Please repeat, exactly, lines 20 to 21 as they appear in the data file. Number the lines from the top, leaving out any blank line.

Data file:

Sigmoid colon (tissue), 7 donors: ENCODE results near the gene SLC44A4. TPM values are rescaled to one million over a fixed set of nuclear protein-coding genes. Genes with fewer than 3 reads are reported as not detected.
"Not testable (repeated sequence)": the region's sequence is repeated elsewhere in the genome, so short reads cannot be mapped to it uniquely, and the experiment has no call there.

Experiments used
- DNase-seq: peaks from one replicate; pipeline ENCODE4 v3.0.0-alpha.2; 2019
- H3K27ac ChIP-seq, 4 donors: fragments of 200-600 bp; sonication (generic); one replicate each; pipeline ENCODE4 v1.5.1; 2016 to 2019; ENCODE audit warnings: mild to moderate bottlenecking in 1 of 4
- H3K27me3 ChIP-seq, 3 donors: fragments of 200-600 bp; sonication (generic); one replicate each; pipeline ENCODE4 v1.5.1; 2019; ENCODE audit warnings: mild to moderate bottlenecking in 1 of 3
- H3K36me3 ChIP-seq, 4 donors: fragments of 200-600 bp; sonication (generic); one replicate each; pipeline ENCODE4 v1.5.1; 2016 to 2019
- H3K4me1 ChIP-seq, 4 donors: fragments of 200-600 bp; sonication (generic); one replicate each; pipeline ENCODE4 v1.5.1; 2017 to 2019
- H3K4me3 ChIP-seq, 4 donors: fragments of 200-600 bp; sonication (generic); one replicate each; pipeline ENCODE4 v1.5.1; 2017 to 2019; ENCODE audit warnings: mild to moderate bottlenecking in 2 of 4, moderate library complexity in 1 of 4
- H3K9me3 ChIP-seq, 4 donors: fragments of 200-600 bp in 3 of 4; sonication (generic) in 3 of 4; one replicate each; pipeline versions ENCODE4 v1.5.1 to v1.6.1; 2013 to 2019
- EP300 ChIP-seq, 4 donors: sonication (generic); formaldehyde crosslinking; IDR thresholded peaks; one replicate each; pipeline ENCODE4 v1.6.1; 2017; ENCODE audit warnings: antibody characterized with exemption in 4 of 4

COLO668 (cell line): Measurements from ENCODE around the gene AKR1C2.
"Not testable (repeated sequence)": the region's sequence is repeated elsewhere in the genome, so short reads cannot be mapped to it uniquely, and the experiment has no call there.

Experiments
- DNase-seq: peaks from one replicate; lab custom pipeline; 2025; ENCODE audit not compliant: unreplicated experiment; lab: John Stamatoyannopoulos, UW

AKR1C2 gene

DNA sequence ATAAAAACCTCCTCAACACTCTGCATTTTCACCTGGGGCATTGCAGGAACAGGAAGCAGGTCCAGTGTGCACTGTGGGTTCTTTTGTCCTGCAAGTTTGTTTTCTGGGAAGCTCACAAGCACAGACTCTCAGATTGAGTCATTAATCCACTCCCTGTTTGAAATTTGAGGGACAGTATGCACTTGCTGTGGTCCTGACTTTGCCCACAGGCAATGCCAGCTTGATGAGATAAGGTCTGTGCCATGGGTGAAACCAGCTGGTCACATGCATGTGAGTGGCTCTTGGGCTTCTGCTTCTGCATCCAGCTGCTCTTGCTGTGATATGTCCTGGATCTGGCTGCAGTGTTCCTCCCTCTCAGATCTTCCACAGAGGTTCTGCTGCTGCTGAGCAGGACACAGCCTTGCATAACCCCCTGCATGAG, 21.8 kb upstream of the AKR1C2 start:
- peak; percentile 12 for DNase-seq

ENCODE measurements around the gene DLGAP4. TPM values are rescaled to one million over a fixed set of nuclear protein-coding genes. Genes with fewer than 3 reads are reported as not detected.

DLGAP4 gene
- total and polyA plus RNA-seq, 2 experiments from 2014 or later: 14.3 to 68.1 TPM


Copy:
DLGAP4 gene
- total and polyA plus RNA-seq, 2 experiments from 2014 or later: 14.3 to 68.1 TPM